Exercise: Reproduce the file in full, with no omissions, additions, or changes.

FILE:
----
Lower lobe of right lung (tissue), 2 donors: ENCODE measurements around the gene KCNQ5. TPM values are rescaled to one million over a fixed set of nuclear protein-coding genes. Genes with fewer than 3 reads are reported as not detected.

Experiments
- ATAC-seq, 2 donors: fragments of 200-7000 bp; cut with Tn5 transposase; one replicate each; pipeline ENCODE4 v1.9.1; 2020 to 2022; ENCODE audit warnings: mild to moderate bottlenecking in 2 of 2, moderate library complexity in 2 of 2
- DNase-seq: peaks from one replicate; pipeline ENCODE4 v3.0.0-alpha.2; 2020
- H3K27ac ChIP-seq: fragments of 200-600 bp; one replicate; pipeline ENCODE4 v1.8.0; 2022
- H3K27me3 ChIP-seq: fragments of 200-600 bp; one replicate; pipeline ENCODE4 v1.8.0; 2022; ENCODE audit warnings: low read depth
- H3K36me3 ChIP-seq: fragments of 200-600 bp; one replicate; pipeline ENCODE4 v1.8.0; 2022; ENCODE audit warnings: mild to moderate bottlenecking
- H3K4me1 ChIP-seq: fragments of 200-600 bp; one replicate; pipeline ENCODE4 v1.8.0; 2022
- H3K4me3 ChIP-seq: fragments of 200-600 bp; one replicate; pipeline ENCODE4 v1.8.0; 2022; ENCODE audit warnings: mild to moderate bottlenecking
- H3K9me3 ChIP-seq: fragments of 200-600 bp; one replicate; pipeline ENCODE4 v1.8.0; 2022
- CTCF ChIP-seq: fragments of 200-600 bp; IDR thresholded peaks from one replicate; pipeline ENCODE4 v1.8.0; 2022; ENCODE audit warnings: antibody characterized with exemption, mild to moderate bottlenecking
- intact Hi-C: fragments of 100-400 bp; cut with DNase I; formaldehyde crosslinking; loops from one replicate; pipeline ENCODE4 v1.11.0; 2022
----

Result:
Lower lobe of right lung (tissue), 2 donors: ENCODE measurements around the gene KCNQ5. TPM values are rescaled to one million over a fixed set of nuclear protein-coding genes. Genes with fewer than 3 reads are reported as not detected.

Experiments
- ATAC-seq, 2 donors: fragments of 200-7000 bp; cut with Tn5 transposase; one replicate each; pipeline ENCODE4 v1.9.1; 2020 to 2022; ENCODE audit warnings: mild to moderate bottlenecking in 2 of 2, moderate library complexity in 2 of 2
- DNase-seq: peaks from one replicate; pipeline ENCODE4 v3.0.0-alpha.2; 2020
- H3K27ac ChIP-seq: fragments of 200-600 bp; one replicate; pipeline ENCODE4 v1.8.0; 2022
- H3K27me3 ChIP-seq: fragments of 200-600 bp; one replicate; pipeline ENCODE4 v1.8.0; 2022; ENCODE audit warnings: low read depth
- H3K36me3 ChIP-seq: fragments of 200-600 bp; one replicate; pipeline ENCODE4 v1.8.0; 2022; ENCODE audit warnings: mild to moderate bottlenecking
- H3K4me1 ChIP-seq: fragments of 200-600 bp; one replicate; pipeline ENCODE4 v1.8.0; 2022
- H3K4me3 ChIP-seq: fragments of 200-600 bp; one replicate; pipeline ENCODE4 v1.8.0; 2022; ENCODE audit warnings: mild to moderate bottlenecking
- H3K9me3 ChIP-seq: fragments of 200-600 bp; one replicate; pipeline ENCODE4 v1.8.0; 2022
- CTCF ChIP-seq: fragments of 200-600 bp; IDR thresholded peaks from one replicate; pipeline ENCODE4 v1.8.0; 2022; ENCODE audit warnings: antibody characterized with exemption, mild to moderate bottlenecking
- intact Hi-C: fragments of 100-400 bp; cut with DNase I; formaldehyde crosslinking; loops from one replicate; pipeline ENCODE4 v1.11.0; 2022